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How to Protect Your Tankless Water Heater From Hard Water

 
 

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Many experts believe that hard water is the number one enemy of an on-demand water heating system. Hard water can cause havoc on your home's appliances, including tankless water heaters. But there are preventative steps you can take to minimize the effects of hard water.

A tankless water heater will develop a build-up called limescale that will negatively impact the unit's efficiency by creating a layer of "insulation" between the heat exchanger and the water it is trying to heat. Eventually, it could cause the tankless unit to throw error codes or shut down all together. But we're getting ahead of ourselves. First, let's look at what hard water is and what causes it in the first place.


 

What is Hard Water?

The level of "hardness" in water is determined by the amount of dissolved minerals within the water supply. Different geographical areas are prone to different levels of water hardness. Rain water is called soft water because it's relatively pure and mineral free.

The rain water is absorbed into the ground and travels to rivers and other bodies of water. Along the journey the soft rain water passes through soil and rock and begins to change to hard water as the minerals from the ground are dissolved into the water.

Hard water contains a high concentration of natural minerals particulary calcium carbonate and magnesium. These minerals are not a health concern, but they do cause problems for many home appliances.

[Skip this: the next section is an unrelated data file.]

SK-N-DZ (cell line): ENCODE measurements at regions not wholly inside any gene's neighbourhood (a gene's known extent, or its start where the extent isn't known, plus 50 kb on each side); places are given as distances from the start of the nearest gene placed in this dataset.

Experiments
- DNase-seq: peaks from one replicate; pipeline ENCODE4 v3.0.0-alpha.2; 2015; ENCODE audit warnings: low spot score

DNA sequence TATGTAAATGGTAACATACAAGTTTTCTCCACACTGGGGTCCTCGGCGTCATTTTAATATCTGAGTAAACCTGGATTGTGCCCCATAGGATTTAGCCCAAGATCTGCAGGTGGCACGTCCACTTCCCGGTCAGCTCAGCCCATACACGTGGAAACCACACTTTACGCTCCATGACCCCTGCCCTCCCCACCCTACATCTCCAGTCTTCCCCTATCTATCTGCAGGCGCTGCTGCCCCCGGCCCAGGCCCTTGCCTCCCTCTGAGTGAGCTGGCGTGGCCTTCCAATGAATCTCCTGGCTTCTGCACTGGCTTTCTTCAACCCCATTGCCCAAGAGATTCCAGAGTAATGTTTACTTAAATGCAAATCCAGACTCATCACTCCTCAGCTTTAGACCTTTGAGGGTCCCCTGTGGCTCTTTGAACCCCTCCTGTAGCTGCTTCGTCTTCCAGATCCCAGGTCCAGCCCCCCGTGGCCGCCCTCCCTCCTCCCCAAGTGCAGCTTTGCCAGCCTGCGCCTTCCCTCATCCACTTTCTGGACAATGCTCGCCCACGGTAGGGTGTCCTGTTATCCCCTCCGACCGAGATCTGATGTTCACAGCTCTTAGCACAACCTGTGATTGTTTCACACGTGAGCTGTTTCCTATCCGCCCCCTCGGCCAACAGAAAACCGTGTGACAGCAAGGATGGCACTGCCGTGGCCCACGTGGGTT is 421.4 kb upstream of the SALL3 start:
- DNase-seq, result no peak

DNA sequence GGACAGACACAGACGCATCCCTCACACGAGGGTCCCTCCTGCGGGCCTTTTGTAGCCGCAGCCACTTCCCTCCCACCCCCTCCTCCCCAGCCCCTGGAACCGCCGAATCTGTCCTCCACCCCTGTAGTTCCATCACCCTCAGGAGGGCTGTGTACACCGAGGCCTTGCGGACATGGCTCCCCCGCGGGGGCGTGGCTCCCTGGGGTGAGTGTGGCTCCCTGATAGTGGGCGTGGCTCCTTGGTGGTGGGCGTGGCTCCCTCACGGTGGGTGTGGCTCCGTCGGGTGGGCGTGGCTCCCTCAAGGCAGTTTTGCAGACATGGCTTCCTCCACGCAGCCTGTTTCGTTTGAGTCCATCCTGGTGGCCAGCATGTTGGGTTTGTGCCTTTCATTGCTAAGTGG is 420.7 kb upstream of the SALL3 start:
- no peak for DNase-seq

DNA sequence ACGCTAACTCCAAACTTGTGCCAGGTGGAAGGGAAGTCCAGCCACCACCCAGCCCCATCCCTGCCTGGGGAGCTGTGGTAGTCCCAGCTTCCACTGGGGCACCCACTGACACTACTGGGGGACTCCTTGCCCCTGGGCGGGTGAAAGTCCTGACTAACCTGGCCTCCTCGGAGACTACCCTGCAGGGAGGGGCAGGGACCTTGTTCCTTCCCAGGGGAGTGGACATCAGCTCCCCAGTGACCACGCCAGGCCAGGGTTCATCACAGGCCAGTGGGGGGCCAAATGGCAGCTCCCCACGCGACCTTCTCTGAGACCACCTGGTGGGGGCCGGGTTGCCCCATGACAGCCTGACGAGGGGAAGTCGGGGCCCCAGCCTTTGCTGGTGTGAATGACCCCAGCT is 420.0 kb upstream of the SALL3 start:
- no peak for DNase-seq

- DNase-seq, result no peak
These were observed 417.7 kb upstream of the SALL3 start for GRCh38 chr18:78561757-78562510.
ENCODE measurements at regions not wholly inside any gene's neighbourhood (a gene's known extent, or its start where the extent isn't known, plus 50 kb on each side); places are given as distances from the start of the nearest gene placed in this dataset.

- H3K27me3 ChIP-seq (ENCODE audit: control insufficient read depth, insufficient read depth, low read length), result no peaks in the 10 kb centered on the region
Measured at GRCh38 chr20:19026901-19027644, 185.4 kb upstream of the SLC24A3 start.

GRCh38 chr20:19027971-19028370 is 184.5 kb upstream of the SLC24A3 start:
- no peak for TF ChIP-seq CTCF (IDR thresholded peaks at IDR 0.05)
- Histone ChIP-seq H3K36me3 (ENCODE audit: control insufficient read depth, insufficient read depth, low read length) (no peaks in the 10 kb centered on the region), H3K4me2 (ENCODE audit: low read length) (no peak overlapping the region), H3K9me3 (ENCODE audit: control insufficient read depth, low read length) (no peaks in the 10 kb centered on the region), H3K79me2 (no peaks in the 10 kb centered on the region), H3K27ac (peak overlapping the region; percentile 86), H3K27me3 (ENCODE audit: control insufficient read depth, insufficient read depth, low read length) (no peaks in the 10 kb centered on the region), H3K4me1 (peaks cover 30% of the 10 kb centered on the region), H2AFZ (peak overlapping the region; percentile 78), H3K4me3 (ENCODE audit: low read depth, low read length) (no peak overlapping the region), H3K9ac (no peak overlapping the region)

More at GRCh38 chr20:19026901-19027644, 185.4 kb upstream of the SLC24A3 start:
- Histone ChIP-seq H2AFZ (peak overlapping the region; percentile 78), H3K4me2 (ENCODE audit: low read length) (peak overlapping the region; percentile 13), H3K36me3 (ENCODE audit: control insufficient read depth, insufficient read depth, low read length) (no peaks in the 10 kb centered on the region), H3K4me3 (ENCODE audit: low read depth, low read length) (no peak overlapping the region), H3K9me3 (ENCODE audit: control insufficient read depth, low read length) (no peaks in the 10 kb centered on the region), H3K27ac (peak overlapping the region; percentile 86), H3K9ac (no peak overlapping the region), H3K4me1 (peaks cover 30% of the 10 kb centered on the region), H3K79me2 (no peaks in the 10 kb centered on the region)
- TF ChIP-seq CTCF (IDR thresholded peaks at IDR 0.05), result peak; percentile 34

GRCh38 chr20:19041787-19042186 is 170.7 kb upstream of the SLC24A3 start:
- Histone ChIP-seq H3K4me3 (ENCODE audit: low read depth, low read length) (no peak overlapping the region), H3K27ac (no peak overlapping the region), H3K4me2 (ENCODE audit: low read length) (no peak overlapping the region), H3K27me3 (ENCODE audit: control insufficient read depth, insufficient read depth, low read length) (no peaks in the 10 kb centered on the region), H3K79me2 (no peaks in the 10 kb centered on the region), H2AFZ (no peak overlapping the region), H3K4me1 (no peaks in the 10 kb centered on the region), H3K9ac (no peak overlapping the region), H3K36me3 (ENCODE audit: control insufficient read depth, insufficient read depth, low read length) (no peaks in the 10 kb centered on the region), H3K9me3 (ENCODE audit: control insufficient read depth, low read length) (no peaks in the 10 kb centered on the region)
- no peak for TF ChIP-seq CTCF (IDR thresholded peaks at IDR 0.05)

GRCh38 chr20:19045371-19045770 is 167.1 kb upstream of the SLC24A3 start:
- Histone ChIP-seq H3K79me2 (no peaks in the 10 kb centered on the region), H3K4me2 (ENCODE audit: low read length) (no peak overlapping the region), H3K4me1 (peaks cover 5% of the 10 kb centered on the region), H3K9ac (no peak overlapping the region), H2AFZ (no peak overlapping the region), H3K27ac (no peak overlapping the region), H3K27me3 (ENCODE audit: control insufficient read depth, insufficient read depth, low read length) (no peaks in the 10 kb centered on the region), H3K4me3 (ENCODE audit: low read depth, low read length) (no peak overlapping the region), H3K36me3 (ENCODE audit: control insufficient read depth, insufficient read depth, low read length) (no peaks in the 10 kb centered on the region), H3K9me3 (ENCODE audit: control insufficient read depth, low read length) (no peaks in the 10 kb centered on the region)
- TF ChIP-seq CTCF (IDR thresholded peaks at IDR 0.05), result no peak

Hard Water and Appliances

When mineral laden hard water enters our homes, a scaly build-up begins to form as some of the minerals attach to the surfaces that come in contact with the water. Over time, the build-up of minerals becomes a hard and scaly layer called limescale.

Limescale build-up causes a tankless water heater's heat exchanger to work harder than it should in order to bring the cool water entering the unit to the desired hot temperature.

Eventually, the heat exchanger will overheat due to the increased workload. In many cases, an error code is triggered and the unit will be automatically shut down. Service and/or repair may be required to get the tankless water heater operating again.

 
 

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Protecting Your Tankless Water Heater from Hard Water

Hard water will take years of service life from your faucets, dishwasher, washing machine and even your toilet! The effects of hard water can be problematic for all water heaters, not just tankless models. We highly recommend purchasing an inexpensive hard water test kit from Amazon so you can test your water yourself and know the hardness of your water. These types of test kits deliver results in only a few seconds.

There are many different ways to protect your tankless water heater from hard water. Below you'll find some of the more common methods.